Based around an aluminium Ford Racing big-block, there was absolutely no stuffing around when it came time to order the parts. Of course, all of the rotating stuff is forged and starts off with a Bryant stroker crank, Brooks ally rods and a set of pistons that set the static compression at 12.5:1. Yes, you read that right.
The EPD Hemi heads are filled with titanium valves and the 16/71 Kobelco blower and carbonfibre hat get busy pouring in the methanol, and no doubt this motor will be sucking it down big time. Not to worry though, there’s a custom-built 150-litre fuel cell in the boot.
Finding a gearbox that was capable of holding the horsepower – and abuse – that will be thrown at it was no easy task. JW Performance Transmissions in the US supplied one of their full race-spec Powerglides. These things are bombproof and are capable of withstanding 3000hp. JW also supplied the adapter and converter, so the entire driveline has been built with ultimate strength and reliability in mind. No, it’s not cheap, but neither is blowing up your gearbox every time you hit the burnout pad.
The easy option with this car would have been to slot all that killer running gear into the already tubbed, painted and leather-trimmed body. But there was a small problem – the colour. It wasn’t a favourite of Kynan’s and it didn’t seem to grow on him with time, so it was off to ITP Panel & Paint for a colour change. It wasn’t long before Owen Webb got involved and Brandywine Kandy over a black base was selected as the new hue. Charlie Takacs was the man wearing out his fingerprints as he spent some 300 hours doing the bodywork and painting, and although it was pretty good to start with, there were still a few extra touches added to clean it up.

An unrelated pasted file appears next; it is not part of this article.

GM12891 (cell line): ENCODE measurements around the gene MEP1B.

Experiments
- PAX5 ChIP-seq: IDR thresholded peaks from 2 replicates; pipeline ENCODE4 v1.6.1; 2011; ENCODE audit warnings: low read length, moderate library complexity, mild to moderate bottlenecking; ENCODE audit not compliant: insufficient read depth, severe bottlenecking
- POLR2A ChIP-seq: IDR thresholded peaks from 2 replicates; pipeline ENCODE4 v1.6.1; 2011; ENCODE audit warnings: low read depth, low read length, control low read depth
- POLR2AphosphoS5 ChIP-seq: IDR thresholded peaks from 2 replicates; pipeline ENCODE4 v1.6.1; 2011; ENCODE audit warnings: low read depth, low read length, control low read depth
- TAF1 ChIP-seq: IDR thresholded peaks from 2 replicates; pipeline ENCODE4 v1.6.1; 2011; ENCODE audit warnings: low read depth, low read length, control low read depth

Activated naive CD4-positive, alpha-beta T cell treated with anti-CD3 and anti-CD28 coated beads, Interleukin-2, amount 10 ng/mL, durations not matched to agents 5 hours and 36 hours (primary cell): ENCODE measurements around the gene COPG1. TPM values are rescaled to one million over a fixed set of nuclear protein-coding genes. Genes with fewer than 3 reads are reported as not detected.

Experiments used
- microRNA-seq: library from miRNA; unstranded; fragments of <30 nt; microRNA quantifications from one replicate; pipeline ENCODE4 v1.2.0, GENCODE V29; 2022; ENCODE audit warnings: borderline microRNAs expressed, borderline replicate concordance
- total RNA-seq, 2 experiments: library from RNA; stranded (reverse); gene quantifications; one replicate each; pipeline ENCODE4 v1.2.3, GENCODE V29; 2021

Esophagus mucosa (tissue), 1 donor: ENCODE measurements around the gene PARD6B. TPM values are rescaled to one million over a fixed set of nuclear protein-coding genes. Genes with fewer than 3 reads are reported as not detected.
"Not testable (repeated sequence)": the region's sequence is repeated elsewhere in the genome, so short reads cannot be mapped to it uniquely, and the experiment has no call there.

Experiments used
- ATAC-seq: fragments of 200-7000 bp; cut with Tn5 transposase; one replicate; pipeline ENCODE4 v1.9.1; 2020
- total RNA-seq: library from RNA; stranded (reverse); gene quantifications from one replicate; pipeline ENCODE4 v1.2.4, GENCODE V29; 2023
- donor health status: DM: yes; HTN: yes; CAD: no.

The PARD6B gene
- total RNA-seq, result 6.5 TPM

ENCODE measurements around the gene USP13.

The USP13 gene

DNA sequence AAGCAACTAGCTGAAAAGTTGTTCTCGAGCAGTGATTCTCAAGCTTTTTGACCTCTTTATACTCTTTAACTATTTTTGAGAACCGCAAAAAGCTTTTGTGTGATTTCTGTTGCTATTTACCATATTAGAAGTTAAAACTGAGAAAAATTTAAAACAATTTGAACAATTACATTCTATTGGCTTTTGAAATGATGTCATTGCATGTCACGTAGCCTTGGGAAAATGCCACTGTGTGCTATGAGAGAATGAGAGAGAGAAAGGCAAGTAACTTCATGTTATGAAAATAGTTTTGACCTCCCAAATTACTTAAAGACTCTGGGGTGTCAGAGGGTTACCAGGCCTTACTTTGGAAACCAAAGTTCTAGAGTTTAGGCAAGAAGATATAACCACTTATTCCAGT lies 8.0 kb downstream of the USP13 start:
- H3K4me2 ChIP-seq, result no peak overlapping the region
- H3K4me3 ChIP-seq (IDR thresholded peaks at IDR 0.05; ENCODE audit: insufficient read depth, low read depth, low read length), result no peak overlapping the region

Bumper bolts were smoothed off and a few bars were removed out of the rollcage to make it a little more user-friendly. The engine bay had any unnecessary holes filled and custom boot hinges were fabricated to work around the existing tubs, as the car had previously had a lift-off boot.
There is nothing left of the original interior either; Kynan took the car down to Southside Motor Trimmers and let them loose. The result is a classy leather-lined cabin with a filled dash and custom centre console that now houses the Dakota Digital gauges. A TCI Outlaw shifter contrasts starkly with the luxurious Billet Specialties Outlaw steering wheel, yet somehow, it all seems to work. And those holes in the seats? “John reckons they’re to catch all the poo once I put my foot down for the first time,” Kynan jokes.
Just about everything on this car is in-yer-face and the wheels are no exception. They are about as big as you can get – most people would be happy to run a 20x8.5 rim on the back of their car, but that’s what is holding the front up! Out back are ridiculously huge 24x17s with the widest rubber Pirelli make, a 405/25 PZero Nero. The good news is, they fit in the tubs no worries, because although they are gigantic, the overall diameter is around 32 inches, which is about the same as a 16-inch-wide Mickey Thompson Sportsman Pro.
It’s pretty insane that people are building burnout cars to pretty much elite show car levels, but we love it. The more people push the envelope, the more rad rides like this we're going to see and that can only be a good thing.
How are you finding our new site design? Tell us in the comments below or send us your thoughts at firstname.lastname@example.org.
Street Machine is the bible of Aussie modified auto culture, celebrating wild muscle cars, customs and hot rods – and the incredible humans who create them.
Blown, injected big-block 1969 Holden HT Monaro streeter - PROHT
Drag racer Peter Schimanski's 1200hp, 8/71-blown HT Monaro is street-legal in New Zealand. How good are Kiwi rego laws?
Touring Car Masters 351ci Windsor mill
What goes into building an engine for the Touring Car Masters series? We take a look at the donk in Cam Mason’s ’69 Mustang – a 351 Windsor built by the guys at Synergy Race Engines.
Blown big-block Land Cruiser Sahara
A Land Cruiser? In Street Machine? If the blown big-block isn't enough to ease your pain, read on